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So Much for That Winter by Dorthe Nors

so-much-for-that-winter-by-dorthe-nors Title: So Much for That Winter
Author: Dorthe Nors
Translator: Misha Hoekstra
Publisher: Graywolf Press
ISBN: 978-1555977429
Genre: Literary Fiction
Pages: 160
Source: Publisher
Rating: 5 Stars

I love it when authors break boundaries of traditional storytelling and present ideas in a new way. Dorthe Nors, a Danish writer does just that. She breaks the norms of telling a tale and how. Her new book (second one) titled “So Much for That Winter” consists of two novellas, of two women sifting through the fallout of respective breakups.

In the first novella, “Minna Needs a Rehearsal Space” – Nors writes the novella in the form of sparse headlines. Minna gets dumped on a text and the novella is about her being consoled by everyone around her – Minna’s mission though is to escape them all, especially her sister. I loved the way it was written. It is raw, brutal and funny – all at the same time. Nors could have very well written her own story. She could be Minna you know.

The second novella “Days” is about another breakup in the form of lists – of how a writer fills her time post break-up. Through both these novellas, I got a very uncanny sense of how nothing might be relevant in our endless age of tweets, updates and Instagram posts. Even heartbreak for that matter. I finished both these novellas in one go and honestly, I have not felt this disoriented in a long time after reading a book. Nors’ writing speaks to you and you can sense it crawling up your back and somehow you enjoy it. You are perhaps also taken in with all the reality but also somehow make peace with it.

Also, let me not forget that this experience would not have been possible without Misha Hoekstra’s wondrous translation of these novellas. “So Much for That Winter” deals in being human above everything else. These two novellas complement each other superbly and one cannot be read without the other. Nors has created a strewn about, lush, hurtful, real and beautiful love-letter of our times.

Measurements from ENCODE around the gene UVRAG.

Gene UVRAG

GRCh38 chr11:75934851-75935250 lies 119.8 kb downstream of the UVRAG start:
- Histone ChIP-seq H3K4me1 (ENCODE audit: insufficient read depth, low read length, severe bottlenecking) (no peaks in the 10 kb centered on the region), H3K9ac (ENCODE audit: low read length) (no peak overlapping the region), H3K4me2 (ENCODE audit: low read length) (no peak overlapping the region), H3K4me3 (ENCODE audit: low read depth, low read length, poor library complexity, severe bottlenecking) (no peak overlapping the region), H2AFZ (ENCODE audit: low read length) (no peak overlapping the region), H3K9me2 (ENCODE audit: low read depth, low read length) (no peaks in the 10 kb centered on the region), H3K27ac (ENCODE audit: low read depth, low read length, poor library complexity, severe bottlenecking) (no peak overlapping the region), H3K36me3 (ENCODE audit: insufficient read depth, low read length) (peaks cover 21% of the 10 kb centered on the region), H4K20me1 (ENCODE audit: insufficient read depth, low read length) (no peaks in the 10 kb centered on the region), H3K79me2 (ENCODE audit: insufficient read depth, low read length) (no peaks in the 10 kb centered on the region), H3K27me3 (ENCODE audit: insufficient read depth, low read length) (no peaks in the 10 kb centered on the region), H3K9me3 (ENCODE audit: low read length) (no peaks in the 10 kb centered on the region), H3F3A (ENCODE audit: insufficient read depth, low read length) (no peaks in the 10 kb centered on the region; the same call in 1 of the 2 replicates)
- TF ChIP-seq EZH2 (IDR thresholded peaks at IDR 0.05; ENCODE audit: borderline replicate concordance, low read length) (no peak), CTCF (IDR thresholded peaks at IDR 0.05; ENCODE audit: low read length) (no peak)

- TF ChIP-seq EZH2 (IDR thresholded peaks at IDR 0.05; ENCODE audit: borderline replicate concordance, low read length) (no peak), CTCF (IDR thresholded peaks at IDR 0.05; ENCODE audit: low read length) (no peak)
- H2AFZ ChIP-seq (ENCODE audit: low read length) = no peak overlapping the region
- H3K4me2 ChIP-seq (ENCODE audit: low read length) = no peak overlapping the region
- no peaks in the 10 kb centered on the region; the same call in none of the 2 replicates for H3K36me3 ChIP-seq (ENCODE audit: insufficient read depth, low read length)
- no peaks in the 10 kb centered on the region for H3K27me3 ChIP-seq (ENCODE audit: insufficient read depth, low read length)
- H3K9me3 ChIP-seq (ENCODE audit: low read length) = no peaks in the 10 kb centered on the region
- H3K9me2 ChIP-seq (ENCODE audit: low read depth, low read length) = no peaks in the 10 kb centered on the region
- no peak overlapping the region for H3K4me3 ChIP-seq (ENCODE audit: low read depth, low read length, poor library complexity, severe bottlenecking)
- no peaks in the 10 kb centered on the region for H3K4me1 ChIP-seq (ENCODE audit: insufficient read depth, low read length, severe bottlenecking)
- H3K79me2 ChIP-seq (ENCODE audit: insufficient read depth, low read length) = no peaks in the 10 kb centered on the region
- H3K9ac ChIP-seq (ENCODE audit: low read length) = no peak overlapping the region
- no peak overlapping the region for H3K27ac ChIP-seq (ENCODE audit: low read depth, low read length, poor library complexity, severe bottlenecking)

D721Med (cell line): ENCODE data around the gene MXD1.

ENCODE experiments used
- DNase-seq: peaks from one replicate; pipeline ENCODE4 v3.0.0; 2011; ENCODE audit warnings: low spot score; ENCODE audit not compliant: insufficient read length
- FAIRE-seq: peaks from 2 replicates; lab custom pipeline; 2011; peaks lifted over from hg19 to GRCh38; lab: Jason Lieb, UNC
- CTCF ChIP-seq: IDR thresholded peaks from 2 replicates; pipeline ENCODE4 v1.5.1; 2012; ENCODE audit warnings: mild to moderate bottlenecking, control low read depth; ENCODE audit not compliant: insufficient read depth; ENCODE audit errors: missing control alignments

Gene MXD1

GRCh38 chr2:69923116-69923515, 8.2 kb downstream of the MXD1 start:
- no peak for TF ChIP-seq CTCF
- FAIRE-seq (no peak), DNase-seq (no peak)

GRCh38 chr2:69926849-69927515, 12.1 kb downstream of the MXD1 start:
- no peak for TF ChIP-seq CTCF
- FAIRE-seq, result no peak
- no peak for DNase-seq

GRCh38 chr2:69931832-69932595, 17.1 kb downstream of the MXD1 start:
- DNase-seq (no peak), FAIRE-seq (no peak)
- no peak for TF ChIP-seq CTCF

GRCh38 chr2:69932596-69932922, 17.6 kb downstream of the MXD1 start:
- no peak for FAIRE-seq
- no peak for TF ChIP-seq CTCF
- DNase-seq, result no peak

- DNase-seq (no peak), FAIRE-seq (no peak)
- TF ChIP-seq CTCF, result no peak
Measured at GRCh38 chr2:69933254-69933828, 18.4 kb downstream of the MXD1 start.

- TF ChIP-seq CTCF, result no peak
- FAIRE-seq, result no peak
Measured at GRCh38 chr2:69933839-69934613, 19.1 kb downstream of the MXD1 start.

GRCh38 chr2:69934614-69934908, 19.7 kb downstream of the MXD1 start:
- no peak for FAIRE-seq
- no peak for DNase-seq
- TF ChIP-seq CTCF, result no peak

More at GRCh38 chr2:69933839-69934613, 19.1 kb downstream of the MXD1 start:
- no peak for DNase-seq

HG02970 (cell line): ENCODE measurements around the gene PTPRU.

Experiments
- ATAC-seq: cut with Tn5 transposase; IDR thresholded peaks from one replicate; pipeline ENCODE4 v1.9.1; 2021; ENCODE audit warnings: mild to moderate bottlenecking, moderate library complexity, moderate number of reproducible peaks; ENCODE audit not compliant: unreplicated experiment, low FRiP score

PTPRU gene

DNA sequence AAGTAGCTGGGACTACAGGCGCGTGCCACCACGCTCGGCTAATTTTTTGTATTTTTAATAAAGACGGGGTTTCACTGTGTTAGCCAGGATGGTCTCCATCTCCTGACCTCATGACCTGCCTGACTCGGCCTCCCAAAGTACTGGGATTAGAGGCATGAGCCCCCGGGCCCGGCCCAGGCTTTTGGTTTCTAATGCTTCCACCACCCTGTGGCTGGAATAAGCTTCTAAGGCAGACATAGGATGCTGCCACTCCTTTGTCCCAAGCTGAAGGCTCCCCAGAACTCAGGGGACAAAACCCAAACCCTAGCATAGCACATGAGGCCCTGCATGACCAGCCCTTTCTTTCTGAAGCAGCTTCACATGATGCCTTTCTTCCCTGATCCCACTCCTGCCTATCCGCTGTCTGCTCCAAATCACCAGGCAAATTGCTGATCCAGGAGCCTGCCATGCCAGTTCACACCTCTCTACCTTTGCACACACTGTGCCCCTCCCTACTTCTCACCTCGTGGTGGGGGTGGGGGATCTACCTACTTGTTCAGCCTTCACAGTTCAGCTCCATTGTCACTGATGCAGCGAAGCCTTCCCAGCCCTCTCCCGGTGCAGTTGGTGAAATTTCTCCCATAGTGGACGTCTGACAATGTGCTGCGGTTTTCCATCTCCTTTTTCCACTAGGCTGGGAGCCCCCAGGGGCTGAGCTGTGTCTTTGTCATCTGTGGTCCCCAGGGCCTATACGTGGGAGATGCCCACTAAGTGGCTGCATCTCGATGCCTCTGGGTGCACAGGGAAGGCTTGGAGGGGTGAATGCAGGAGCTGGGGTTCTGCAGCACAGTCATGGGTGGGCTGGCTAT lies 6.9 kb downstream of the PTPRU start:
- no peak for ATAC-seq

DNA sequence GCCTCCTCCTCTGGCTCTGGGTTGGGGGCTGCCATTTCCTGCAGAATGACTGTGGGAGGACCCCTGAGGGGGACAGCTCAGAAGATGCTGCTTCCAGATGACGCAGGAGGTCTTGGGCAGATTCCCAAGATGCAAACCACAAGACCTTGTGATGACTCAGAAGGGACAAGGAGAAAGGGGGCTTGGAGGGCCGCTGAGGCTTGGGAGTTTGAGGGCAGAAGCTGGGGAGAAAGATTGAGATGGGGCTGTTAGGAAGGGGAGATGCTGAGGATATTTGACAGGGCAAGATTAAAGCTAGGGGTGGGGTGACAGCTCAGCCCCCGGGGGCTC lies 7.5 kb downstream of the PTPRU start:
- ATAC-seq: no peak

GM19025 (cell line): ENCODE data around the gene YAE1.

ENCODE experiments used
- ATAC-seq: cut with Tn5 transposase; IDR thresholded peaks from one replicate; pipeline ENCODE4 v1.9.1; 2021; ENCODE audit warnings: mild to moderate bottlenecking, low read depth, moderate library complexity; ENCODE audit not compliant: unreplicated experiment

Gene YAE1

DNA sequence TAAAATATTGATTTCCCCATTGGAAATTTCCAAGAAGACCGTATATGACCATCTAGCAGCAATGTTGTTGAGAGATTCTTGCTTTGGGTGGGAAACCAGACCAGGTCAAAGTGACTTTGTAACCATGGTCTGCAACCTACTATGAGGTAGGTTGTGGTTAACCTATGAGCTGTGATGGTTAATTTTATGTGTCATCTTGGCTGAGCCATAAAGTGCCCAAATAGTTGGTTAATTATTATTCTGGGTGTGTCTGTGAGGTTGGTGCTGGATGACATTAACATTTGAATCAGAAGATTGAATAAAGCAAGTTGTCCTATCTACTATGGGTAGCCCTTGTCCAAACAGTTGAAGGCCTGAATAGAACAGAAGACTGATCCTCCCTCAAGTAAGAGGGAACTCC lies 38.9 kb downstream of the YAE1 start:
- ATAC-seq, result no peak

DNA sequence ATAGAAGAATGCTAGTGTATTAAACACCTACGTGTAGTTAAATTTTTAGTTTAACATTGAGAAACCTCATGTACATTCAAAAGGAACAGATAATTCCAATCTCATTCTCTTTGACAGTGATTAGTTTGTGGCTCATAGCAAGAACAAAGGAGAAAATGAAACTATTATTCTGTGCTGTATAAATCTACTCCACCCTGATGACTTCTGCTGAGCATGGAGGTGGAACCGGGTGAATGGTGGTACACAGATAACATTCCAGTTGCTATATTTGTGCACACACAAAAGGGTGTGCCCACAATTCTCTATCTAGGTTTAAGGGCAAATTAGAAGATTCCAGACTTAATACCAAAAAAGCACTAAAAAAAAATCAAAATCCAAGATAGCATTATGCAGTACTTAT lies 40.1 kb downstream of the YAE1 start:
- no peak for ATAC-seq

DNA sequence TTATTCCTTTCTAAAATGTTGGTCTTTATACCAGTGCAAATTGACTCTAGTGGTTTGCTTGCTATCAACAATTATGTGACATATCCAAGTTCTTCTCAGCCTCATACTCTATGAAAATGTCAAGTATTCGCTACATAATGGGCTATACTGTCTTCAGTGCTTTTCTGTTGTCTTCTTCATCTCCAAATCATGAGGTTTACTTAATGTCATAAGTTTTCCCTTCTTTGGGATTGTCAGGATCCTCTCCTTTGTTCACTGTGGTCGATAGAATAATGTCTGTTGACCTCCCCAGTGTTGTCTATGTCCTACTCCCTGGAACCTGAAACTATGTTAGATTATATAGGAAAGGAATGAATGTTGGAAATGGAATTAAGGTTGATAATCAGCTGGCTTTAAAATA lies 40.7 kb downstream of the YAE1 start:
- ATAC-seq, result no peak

Top 10 Reads of 2010

So here is my personal favourite list of Top 10 Reads of 2010.  Here goes:

1. Castle by J.Robert Lennon: I loved this book. I mean, I loved it! The story was taut. It was not all over the place. It maintained the sense of mystery and thrill that a book like this deserves and at the same time did what few writers manage to – get a grip on the landscape and create it into a living and breathing character. I am all for this one and cannot recommend it highly.

2. The Original of Laura by Vladimir Nabokov: Though I found the book to be a little boring in the middle, I have to admit I loved it. There is no way I could not. Here we have Nabokov’s last book (can we call it that?) with his original writing on cards which were well etched into the book. Brilliant design and even better story.

3. Quarantine by Rahul Mehta: Hands down for this collection of queer short stories written by an Indian living abroad. Not because I am gay, but because he did a terrific job of writing such crisp and well-defined stories, though they had absurd ends and yet this one remains to be re-read.

4. The Lacuna by Barbara Kingsolver: Highly accoladed and well-deserved for all the awards it won, Kingsolver did it again. It takes a lot to write a fictional tale and spin with historical characters – to breathe life into them – about what they will say or do given the situation. I bow to The Lacuna. The writing was lucid and emotional in too many parts to be described here.

5. The Thousand Autumns of Jacob De Zoet by David Mitchell: A masterpiece of titanic proportions. A saga (of sorts) set in 18th century Japan. A nation closed to the idea of international trade and confined to its customs and traditions, and who better to write it for us than Mr. Mitchell himself. I was enthralled by it and it held me captive for 3 days and nights at a stretch.

6. The Pleasure Seekers by Tishani Doshi: And from the moment I started reading this book, I could not put it down. The tale of the Patels had me eating out of Ms. Doshi’s hands and I wanted more of it. I just cannot wait for another of her books to come out. An under-rated writer for sure. Please read this one.

7. Freedom by Jonathan Franzen: This has to feature on my list for sure. Dysfunctional family. Midwestern American State and all the action that takes place. How could I have not enjoyed this one? I loved it to the core. A Must must read for everyone.

8. The Difficulty of Being Good by Gurcharan Das: A brilliant meditation on how the Mahabharata still affects us in this modern world. How truth, karma and dharma play their roles in the corporate and personal life. Gurcharan Das has done a brilliant job with this one. And I for sure am a sucker for mythology anyday.

9. Ayn Rand and the World She Made by Anne C. Heller: If there is one biography I would urge anyone to read, it would be this one. Most people only assume about Ayn Rand and that is because no one knew her. Anne C Heller does a marvellous job with this iconic biography. Read more to find out more about Ayn Rand.

10. Sum: Forty Tales from the Afterlives by David Eagleman: Last but not the least it had to be this book. With the way it is written to what is being written about, I fell in love with this book from the word “Go”. A book to ponder over for sure.

So this is my Top 10 reads for the year and I know it will only get better in 2011. Bring it on!!